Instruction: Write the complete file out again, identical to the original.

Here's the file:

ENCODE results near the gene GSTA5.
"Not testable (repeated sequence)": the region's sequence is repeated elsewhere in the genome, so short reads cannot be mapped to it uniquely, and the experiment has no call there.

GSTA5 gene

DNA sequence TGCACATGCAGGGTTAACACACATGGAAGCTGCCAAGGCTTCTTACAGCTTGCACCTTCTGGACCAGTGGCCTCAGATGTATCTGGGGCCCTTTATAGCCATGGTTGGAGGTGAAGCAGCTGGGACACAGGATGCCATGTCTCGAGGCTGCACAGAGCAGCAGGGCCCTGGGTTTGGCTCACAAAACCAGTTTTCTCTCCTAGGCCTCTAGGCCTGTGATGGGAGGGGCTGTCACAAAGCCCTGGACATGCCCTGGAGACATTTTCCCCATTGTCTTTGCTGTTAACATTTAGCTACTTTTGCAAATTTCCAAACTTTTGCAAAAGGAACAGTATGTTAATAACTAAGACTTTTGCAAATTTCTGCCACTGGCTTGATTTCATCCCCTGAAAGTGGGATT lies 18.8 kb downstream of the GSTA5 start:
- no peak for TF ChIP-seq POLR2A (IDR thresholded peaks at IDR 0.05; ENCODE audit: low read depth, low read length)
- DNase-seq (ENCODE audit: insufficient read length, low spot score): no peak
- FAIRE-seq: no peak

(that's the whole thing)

ENCODE results near the gene GSTA5.
"Not testable (repeated sequence)": the region's sequence is repeated elsewhere in the genome, so short reads cannot be mapped to it uniquely, and the experiment has no call there.

GSTA5 gene

DNA sequence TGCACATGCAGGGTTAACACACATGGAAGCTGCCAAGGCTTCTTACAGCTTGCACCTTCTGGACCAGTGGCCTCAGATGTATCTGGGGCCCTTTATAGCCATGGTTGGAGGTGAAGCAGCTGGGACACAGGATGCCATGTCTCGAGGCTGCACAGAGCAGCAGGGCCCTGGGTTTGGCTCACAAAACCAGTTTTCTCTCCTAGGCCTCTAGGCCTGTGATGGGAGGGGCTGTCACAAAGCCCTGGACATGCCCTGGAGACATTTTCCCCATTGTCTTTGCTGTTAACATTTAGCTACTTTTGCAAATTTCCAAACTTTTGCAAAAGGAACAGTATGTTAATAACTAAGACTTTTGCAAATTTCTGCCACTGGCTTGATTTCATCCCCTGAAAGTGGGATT lies 18.8 kb downstream of the GSTA5 start:
- no peak for TF ChIP-seq POLR2A (IDR thresholded peaks at IDR 0.05; ENCODE audit: low read depth, low read length)
- DNase-seq (ENCODE audit: insufficient read length, low spot score): no peak
- FAIRE-seq: no peak